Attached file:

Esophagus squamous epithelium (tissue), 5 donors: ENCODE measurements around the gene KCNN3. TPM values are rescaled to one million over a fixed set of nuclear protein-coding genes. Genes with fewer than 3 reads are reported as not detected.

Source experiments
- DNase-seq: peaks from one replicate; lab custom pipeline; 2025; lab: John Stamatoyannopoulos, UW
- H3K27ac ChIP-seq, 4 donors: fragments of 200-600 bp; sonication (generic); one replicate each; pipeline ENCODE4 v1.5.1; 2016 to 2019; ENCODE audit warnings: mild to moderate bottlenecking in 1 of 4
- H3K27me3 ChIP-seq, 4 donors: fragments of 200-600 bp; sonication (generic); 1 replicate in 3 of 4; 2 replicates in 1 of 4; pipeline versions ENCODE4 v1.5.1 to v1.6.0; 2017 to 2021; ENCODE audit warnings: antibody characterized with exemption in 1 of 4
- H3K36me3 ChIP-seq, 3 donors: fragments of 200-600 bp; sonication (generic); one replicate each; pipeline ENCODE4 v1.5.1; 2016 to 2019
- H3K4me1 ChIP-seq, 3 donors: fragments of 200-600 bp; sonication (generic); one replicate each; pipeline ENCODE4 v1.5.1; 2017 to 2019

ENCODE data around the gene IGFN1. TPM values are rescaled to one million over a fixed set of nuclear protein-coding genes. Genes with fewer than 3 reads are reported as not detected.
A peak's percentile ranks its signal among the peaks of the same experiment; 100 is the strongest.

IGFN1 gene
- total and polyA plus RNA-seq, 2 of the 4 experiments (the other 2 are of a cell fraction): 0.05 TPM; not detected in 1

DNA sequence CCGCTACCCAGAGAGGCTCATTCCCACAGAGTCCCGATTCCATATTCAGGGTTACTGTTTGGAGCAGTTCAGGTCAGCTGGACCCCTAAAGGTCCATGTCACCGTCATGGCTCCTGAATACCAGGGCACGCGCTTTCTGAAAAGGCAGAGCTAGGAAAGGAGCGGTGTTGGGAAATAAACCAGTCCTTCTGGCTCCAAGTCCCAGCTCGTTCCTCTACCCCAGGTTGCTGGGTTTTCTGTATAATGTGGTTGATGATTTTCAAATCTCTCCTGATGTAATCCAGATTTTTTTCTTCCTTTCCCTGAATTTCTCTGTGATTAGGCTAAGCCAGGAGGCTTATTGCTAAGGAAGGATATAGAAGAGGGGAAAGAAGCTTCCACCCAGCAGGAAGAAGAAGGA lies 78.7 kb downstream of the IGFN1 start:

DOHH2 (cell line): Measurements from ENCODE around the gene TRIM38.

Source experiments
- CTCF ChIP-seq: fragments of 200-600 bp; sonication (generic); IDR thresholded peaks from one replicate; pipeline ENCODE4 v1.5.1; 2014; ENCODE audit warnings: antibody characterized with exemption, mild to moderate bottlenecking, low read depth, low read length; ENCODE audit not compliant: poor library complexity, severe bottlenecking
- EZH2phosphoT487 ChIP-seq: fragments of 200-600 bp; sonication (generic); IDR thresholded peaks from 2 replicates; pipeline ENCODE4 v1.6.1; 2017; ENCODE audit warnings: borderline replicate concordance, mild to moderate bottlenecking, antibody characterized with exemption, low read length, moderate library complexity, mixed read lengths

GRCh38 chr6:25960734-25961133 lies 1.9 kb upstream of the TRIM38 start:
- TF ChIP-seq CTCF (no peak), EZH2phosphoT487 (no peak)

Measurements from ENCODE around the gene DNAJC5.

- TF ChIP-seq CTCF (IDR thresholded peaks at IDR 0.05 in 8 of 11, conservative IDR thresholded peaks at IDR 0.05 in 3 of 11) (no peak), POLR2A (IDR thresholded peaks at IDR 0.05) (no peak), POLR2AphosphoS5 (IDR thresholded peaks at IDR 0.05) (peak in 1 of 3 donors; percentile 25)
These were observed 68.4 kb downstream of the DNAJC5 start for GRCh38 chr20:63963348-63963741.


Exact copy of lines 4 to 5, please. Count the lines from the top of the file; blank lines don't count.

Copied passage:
- H3K27ac ChIP-seq, 4 donors: fragments of 200-600 bp; sonication (generic); one replicate each; pipeline ENCODE4 v1.5.1; 2016 to 2019; ENCODE audit warnings: mild to moderate bottlenecking in 1 of 4
- H3K27me3 ChIP-seq, 4 donors: fragments of 200-600 bp; sonication (generic); 1 replicate in 3 of 4; 2 replicates in 1 of 4; pipeline versions ENCODE4 v1.5.1 to v1.6.0; 2017 to 2021; ENCODE audit warnings: antibody characterized with exemption in 1 of 4